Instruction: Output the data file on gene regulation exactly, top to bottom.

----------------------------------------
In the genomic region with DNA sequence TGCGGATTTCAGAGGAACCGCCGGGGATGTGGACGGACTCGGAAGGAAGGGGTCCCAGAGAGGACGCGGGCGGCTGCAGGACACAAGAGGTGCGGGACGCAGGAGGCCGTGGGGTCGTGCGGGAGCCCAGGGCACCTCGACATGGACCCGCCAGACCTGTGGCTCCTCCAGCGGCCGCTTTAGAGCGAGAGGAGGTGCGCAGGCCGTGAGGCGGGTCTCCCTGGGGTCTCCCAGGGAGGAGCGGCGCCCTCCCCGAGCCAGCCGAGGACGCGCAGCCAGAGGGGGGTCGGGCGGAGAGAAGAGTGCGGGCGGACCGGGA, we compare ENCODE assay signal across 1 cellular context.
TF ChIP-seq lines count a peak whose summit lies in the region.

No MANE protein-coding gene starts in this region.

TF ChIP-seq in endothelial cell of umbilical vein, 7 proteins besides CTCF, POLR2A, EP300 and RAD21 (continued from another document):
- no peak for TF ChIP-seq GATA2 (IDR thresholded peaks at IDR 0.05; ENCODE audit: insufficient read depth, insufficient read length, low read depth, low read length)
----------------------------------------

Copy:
In the genomic region with DNA sequence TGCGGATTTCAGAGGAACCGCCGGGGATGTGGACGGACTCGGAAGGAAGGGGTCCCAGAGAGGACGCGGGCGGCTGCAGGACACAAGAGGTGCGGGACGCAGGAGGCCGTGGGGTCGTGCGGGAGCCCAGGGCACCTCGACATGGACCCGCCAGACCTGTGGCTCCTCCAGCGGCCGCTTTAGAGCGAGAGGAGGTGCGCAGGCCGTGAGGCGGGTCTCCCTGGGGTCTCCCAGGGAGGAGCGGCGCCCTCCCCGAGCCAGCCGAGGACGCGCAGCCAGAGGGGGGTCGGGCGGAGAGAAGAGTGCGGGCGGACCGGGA, we compare ENCODE assay signal across 1 cellular context.
TF ChIP-seq lines count a peak whose summit lies in the region.

No MANE protein-coding gene starts in this region.

TF ChIP-seq in endothelial cell of umbilical vein, 7 proteins besides CTCF, POLR2A, EP300 and RAD21 (continued from another document):
- no peak for TF ChIP-seq GATA2 (IDR thresholded peaks at IDR 0.05; ENCODE audit: insufficient read depth, insufficient read length, low read depth, low read length)